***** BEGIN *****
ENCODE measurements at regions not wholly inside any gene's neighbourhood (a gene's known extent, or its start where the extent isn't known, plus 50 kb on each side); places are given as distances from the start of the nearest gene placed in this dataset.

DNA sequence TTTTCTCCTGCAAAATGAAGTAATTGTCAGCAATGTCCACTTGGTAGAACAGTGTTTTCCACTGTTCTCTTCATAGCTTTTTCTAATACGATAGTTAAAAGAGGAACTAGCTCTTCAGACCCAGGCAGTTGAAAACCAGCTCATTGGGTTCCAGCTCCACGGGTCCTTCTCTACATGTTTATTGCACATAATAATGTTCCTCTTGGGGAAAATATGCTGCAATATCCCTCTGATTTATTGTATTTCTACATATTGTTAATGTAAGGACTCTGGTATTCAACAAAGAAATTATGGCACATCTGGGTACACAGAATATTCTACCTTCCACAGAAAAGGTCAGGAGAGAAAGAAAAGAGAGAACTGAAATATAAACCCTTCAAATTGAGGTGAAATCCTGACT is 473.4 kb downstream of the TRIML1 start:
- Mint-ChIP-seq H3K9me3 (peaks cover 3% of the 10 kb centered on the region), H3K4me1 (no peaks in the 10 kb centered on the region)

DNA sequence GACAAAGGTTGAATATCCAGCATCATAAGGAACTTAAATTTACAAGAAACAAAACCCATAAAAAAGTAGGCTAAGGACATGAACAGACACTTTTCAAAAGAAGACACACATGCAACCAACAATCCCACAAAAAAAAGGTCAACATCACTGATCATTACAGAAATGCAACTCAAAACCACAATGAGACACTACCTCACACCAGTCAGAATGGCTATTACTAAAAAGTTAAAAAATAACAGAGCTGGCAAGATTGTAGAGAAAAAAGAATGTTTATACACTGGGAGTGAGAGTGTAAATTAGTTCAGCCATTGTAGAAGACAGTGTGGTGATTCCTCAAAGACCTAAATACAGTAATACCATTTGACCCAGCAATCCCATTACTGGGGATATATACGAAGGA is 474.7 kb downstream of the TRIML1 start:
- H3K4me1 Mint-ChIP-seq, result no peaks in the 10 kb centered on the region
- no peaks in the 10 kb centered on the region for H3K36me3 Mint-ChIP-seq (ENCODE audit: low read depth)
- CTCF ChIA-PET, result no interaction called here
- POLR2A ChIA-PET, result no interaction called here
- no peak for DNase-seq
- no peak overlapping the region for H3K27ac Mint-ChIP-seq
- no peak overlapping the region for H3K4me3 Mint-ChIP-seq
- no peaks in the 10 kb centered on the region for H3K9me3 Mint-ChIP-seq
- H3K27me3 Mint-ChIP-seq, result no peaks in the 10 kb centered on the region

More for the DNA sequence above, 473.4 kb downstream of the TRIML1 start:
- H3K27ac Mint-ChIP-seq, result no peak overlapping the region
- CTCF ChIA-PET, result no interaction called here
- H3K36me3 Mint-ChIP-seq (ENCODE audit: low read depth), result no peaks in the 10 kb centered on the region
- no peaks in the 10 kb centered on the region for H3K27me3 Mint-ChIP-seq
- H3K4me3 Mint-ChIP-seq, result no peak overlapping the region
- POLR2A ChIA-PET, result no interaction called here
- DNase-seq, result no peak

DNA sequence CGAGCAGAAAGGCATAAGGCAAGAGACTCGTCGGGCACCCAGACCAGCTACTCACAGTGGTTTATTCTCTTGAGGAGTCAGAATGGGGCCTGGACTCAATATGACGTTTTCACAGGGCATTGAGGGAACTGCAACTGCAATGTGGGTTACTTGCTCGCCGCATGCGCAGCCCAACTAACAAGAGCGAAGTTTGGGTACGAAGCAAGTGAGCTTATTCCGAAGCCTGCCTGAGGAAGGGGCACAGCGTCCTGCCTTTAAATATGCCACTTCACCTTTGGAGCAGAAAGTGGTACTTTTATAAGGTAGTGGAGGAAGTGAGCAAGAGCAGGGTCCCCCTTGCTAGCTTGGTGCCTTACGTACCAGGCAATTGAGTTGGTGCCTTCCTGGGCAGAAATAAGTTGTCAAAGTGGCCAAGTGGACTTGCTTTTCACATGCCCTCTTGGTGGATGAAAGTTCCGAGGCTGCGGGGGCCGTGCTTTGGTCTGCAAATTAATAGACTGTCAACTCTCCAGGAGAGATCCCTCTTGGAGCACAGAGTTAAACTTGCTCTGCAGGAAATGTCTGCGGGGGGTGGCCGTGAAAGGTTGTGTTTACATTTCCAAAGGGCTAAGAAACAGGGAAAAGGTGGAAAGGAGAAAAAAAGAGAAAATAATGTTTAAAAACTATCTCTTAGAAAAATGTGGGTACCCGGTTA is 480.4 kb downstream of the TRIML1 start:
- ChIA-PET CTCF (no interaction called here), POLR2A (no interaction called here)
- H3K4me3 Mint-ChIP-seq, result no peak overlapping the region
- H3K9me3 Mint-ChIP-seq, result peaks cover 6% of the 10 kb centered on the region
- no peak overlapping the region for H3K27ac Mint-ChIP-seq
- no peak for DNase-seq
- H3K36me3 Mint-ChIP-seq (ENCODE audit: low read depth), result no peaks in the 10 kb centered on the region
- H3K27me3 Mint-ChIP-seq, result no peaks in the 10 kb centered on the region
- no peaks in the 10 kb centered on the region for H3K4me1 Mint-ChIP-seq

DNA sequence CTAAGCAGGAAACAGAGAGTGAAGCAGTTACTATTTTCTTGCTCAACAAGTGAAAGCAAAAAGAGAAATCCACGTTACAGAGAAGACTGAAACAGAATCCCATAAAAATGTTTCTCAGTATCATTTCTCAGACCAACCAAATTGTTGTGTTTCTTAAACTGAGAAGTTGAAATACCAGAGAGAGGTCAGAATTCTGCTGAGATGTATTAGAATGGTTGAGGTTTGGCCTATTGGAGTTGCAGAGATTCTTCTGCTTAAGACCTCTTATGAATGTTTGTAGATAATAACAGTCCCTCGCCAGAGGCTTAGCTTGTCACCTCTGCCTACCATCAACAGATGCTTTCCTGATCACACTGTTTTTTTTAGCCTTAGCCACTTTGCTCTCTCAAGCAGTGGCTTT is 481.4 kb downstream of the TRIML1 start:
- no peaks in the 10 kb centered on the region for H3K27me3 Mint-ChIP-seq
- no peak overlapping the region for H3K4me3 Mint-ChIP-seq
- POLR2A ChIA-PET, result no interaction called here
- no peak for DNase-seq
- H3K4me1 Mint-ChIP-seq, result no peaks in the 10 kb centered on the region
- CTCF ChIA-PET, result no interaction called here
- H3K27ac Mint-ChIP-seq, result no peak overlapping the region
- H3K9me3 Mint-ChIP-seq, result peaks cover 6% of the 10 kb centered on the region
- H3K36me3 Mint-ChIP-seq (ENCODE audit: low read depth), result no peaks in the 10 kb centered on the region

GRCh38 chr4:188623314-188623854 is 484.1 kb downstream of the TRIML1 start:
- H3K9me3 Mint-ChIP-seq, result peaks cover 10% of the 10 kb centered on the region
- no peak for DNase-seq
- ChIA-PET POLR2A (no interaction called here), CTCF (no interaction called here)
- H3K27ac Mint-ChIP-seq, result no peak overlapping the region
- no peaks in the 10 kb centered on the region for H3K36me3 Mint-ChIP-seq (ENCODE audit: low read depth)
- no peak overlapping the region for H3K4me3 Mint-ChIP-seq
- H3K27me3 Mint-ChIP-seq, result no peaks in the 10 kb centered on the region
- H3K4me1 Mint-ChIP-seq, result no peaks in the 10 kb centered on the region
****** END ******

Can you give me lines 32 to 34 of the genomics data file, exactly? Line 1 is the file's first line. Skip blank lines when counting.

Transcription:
- no peaks in the 10 kb centered on the region for H3K27me3 Mint-ChIP-seq
- no peak overlapping the region for H3K4me3 Mint-ChIP-seq
- POLR2A ChIA-PET, result no interaction called here